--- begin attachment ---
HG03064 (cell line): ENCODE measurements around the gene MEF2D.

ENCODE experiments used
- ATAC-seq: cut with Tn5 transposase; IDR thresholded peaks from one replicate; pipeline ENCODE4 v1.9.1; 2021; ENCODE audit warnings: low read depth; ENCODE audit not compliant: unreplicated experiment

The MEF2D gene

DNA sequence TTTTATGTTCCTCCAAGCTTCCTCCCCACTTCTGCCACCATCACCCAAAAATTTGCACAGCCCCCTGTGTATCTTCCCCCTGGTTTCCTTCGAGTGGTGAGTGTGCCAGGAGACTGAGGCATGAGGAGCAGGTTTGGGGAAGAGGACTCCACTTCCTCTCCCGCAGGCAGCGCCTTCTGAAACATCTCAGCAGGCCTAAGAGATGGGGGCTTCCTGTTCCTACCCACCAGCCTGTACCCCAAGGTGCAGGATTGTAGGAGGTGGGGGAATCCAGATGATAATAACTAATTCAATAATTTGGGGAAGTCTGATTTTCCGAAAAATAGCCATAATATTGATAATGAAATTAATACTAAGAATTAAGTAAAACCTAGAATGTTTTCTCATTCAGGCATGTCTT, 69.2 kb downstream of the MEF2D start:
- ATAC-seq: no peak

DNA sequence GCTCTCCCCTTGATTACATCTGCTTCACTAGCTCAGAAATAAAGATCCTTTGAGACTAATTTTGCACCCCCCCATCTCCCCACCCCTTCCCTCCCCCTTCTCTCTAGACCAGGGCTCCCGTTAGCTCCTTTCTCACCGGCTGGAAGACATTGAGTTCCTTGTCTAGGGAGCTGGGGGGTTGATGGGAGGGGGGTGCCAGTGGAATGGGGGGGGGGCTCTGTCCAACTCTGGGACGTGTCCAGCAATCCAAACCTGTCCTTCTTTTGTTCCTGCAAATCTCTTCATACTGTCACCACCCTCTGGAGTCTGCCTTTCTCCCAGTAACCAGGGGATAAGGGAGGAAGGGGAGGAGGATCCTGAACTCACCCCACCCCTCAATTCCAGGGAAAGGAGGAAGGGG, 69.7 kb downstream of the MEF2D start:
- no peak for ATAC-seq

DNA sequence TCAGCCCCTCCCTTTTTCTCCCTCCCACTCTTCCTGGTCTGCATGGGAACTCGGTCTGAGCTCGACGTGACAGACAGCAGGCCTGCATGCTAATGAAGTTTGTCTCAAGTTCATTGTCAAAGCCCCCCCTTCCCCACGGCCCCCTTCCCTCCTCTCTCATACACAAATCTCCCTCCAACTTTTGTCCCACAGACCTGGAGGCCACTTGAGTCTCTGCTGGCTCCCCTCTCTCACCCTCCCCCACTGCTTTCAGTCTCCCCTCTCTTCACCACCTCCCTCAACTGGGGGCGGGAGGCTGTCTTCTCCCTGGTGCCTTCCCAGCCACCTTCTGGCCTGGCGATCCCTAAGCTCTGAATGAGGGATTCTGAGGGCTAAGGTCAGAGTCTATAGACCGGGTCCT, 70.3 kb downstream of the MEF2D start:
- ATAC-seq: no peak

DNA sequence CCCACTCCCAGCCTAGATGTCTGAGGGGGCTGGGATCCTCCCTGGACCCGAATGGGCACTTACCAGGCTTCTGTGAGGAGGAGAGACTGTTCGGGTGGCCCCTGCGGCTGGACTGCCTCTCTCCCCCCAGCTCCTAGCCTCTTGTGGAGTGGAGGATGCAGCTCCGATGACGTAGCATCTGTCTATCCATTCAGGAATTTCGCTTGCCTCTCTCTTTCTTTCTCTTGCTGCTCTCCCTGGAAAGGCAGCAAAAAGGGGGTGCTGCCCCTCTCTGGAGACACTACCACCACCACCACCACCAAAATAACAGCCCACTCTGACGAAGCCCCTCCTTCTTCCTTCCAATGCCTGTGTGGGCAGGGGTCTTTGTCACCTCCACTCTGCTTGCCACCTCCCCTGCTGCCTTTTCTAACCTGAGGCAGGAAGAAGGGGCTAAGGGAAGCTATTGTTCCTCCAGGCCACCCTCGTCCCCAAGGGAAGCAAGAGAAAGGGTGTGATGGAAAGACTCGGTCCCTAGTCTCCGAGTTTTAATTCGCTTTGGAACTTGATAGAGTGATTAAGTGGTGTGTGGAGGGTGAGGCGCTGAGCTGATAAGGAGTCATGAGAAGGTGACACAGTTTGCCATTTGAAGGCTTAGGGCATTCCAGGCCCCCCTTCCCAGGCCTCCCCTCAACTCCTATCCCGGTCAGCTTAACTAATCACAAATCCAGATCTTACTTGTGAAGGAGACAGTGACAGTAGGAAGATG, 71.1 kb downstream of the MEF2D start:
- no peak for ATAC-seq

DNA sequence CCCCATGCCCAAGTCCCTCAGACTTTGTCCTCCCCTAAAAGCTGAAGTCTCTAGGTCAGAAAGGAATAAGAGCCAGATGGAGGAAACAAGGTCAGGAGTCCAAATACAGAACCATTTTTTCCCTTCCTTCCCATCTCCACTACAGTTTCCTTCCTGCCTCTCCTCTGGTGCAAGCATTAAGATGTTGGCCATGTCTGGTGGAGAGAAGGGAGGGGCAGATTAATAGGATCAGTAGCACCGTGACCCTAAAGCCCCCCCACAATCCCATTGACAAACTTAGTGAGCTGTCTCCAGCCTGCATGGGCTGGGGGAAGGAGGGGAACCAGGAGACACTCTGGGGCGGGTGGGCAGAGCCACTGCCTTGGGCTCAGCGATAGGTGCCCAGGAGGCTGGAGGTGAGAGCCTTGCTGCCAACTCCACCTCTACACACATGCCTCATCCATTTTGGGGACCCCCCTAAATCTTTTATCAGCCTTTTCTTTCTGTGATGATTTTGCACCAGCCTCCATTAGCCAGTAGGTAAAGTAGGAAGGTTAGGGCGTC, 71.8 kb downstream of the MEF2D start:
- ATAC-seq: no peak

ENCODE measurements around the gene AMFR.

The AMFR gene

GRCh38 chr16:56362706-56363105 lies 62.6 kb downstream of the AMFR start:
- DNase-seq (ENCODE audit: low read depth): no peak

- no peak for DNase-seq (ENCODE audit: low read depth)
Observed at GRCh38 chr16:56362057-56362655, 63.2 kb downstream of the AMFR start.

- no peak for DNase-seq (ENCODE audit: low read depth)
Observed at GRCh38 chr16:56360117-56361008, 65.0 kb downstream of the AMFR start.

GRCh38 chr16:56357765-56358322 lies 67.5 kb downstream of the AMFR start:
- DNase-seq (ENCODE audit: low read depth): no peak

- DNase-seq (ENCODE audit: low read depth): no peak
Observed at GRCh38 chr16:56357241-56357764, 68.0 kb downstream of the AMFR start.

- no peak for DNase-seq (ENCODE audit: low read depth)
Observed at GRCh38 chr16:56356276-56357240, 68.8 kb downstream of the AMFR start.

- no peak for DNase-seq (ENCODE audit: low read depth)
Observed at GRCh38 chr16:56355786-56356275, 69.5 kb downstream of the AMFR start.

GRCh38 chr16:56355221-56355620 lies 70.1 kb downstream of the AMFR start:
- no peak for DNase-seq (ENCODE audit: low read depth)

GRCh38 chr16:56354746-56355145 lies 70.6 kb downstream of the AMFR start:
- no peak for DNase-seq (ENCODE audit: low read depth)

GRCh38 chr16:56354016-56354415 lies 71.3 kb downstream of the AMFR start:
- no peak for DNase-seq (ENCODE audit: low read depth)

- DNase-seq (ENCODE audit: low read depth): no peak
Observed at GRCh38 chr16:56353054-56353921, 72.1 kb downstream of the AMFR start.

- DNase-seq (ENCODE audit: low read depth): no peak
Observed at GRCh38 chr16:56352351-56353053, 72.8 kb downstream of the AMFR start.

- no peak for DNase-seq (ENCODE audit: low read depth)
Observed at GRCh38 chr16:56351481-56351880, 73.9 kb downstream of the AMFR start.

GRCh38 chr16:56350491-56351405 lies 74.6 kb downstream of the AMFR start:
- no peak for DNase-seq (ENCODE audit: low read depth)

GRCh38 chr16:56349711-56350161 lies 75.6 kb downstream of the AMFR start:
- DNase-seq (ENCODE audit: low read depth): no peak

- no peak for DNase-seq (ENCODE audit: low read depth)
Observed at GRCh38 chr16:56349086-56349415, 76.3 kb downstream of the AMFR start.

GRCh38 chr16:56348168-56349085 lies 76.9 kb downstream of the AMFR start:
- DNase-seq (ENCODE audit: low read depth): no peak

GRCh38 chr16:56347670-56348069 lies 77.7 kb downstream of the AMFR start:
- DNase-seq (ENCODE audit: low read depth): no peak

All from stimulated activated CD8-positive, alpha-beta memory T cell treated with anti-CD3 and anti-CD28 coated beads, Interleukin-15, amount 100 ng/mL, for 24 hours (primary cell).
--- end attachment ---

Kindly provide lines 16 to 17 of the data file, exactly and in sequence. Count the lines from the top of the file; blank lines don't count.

The AMFR gene

GRCh38 chr16:56362706-56363105 lies 62.6 kb downstream of the AMFR start: